Given the current dearth of movie options, I opted for a movie I passed on
when the distributor sent me free press passes. I was reticent to see Julia
Roberts in anything, as she hasn't really done anything of much interest in quite some time. My Best Friend's Wedding was showing at Canal Place, always a good theatre for mid-afternoon film screenings, and it was showing at the right time, just after 2:00 pm. Oddly, I wasn't disappointed in the least with the movie. It is a variation on the screwball comedies of old. The movie has over-the-top characters and a wonderfully farcical plot twist. I found the characters well developed and believable. The plot twists are absolutely not believable, but that's rather the point of the screwball comedy.
Julia Roberts plays Julianne Potter, a food critic of some renown, who is very competitive, focused, and driven. When she gets a phone call from her best friend Michael O'Neal (Dermot Mulroney), just three weeks shy of her twenty-eighth birthday, she assumes that he is calling to make good on a pact they had made some years earlier to marry one another if they were not married by the age of twenty-eight. When she finds out that the purpose of his call is to ask her to come to his wedding she goes into a tailspin. This very competitive woman has decided that she is in love with her best friend of nine years, and must have him for herself. She accepts his invitation and heads off to head off a wedding.
Jules, as Julianne is known, is met at the airport by Michael and his intended Kimmy (Cameron Diaz). Kimmy is sweet, well-bred, and for all her upscale charm, quite perceptive. She is immediately taken with Jules and asks her to be her maid-of-honor. Jules, relying on the old adage that it is best to keep one's friends close and one's enemies closer, accepts. So Jules uses her position as new best friend of the bride to manipulate and maneuver all of the characters in an attempt to win back Michael. When her outrageous schemes do not work she calls in George Downes (Rupert Everett), her editor and current best friend. George is of the belief that Jules should simply come clean to Michael and tell him that she loves him. She opts for the more entertaining lie that she and George are engaged to be married, which is wonderfully ironic in that George is gay.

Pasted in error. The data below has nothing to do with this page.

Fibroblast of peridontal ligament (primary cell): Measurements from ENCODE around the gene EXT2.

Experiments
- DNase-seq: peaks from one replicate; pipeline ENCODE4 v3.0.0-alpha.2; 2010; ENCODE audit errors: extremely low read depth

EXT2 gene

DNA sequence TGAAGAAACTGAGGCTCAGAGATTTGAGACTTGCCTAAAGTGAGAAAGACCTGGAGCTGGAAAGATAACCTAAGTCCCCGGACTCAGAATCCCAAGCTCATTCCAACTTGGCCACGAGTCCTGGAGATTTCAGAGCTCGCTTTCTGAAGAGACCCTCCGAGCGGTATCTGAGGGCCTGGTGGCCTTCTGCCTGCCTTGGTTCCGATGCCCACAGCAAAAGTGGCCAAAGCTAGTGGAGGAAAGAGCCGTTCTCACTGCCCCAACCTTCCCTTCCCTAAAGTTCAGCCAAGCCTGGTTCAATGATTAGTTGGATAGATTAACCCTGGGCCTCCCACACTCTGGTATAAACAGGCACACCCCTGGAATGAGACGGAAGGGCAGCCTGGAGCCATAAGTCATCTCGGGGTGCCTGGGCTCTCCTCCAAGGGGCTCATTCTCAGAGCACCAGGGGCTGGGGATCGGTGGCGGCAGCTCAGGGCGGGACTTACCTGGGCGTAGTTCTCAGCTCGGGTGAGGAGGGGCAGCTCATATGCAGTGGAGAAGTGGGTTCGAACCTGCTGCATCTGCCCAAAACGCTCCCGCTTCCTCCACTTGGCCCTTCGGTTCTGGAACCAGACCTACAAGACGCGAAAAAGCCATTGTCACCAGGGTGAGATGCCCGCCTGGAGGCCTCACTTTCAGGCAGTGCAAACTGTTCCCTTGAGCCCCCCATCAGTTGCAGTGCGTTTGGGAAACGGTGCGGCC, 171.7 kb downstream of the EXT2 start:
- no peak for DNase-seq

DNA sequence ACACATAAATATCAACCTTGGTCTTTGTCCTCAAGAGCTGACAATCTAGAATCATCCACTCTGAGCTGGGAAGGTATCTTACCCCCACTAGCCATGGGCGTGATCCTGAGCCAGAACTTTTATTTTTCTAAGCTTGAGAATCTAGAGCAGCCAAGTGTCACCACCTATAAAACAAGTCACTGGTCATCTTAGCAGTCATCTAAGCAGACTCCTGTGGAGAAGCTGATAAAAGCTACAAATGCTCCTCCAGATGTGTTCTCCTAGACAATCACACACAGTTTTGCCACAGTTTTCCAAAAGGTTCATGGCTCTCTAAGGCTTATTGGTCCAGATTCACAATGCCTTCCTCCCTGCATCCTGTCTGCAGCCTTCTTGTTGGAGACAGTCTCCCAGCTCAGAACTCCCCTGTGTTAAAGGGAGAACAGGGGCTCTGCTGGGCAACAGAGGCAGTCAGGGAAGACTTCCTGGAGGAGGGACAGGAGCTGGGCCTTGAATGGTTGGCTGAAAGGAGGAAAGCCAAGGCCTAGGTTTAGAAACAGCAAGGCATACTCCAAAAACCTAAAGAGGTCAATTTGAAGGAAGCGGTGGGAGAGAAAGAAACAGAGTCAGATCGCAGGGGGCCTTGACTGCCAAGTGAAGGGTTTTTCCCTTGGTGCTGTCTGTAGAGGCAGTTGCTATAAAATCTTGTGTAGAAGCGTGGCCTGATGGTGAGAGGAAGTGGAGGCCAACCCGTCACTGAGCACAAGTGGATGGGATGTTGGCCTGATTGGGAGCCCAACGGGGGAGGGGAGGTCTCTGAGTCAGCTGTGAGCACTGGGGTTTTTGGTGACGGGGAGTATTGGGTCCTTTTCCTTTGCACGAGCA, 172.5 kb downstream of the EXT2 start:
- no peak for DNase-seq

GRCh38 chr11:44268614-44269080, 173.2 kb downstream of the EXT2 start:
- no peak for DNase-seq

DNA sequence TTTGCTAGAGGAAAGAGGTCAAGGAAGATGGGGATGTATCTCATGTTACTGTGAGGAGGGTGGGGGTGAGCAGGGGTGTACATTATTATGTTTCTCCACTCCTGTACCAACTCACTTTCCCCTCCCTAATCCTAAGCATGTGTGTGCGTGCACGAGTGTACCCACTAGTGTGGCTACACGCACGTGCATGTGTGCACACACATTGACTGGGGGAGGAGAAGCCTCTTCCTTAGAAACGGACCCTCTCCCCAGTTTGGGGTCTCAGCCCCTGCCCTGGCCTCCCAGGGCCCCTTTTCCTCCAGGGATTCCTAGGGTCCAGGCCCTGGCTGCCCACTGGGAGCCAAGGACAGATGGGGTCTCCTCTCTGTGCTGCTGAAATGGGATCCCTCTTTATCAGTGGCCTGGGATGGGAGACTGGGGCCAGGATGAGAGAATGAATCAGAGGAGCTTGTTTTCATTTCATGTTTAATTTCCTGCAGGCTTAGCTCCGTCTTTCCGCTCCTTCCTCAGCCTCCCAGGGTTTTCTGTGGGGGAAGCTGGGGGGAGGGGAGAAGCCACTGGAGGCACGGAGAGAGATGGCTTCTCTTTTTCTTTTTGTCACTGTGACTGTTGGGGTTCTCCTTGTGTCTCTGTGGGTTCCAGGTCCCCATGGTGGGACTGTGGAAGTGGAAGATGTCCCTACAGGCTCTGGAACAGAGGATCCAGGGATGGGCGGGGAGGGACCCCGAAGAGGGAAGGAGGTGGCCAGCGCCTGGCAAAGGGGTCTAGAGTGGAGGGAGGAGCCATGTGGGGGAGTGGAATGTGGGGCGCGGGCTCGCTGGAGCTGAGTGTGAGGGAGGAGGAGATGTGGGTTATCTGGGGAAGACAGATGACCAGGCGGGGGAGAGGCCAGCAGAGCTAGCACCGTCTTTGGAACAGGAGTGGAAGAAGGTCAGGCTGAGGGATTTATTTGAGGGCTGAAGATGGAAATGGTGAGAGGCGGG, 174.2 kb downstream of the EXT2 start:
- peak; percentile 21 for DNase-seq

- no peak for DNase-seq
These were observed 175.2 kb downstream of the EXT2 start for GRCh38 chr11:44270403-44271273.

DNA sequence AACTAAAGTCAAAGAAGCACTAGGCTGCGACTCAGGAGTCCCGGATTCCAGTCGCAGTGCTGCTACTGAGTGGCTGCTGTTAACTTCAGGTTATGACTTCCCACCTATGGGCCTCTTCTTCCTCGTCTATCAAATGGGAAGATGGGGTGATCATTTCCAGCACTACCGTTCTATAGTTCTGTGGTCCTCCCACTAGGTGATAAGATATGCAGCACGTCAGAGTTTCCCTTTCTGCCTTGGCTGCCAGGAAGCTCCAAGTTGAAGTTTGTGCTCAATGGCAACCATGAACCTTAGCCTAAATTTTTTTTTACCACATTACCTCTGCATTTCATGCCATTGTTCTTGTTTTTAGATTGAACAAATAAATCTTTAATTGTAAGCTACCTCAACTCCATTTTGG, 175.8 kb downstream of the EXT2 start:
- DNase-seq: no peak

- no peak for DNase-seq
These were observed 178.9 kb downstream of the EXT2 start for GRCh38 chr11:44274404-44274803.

Jules continues to work her schemes, one failing as quickly as the next. When finally we come to the day of the wedding, Jules knows that the only option she has left is the truth. She tells Michael and the climactic end of the movie begins.
Some of the reviews I've read have found the ending improbable. I say it is completely probable. Jules and Michael are two people who love one another, which means they are forgiving of almost anything. Kimmy, with her well-bred nature is perfectly believable, if annoyingly sweet, about all the shenanigans. George, as the only character in the entire film who has his head attached properly, is the long suffering but deeply loving friend to the end. All is well that ends well, as it should be with screwball comedy.
The soundtrack to this movie is wonderful. The visuals are entrancing, and I have to say, Chicago should look so good. I enjoyed the movie immensely, with the exception of the introduction of Kimmy's two cousins from Nashville, Amanda and Samantha Newhouse (Carrie Preston, and Rachel Griffiths, respectively). They were a bit of fluff tossed into the mix for no particular reason, other than that they were trampy and used for a bit of sexual levity that wasn't needed. All in all this is a nice piece of light comedy that leaves you believing in the true beauty of human nature.